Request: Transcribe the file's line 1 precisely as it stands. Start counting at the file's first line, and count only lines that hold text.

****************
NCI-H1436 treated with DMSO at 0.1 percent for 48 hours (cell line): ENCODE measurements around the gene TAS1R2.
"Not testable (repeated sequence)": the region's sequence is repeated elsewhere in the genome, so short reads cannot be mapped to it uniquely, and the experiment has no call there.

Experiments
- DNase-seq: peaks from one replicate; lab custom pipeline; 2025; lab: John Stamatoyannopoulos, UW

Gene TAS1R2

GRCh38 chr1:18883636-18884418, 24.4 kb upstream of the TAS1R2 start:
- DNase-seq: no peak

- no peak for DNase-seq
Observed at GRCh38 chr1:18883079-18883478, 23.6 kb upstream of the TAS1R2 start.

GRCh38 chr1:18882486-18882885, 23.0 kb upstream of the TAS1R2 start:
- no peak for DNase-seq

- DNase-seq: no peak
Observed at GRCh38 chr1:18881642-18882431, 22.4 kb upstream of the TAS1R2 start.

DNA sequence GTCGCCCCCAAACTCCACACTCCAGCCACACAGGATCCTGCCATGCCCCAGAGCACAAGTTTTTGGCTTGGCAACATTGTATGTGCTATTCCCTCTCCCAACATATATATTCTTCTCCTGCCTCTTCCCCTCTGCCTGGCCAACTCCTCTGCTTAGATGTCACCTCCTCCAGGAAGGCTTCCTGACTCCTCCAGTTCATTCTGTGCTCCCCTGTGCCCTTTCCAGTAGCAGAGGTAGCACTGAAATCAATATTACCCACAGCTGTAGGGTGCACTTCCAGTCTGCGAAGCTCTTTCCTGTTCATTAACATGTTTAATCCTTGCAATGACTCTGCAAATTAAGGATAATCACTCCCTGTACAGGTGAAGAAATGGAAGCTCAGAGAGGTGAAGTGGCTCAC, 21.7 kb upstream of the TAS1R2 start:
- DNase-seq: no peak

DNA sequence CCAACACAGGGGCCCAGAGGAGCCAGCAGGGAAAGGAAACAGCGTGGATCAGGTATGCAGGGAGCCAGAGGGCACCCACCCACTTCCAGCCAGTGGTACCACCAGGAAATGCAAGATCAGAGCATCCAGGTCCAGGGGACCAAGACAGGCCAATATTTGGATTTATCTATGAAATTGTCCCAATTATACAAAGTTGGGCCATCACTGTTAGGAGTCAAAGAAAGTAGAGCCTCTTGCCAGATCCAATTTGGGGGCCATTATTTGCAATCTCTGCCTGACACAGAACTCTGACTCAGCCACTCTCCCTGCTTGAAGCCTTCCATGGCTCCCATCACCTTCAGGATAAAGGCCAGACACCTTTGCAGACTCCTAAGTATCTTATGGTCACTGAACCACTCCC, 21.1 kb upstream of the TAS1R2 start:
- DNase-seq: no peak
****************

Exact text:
NCI-H1436 treated with DMSO at 0.1 percent for 48 hours (cell line): ENCODE measurements around the gene TAS1R2.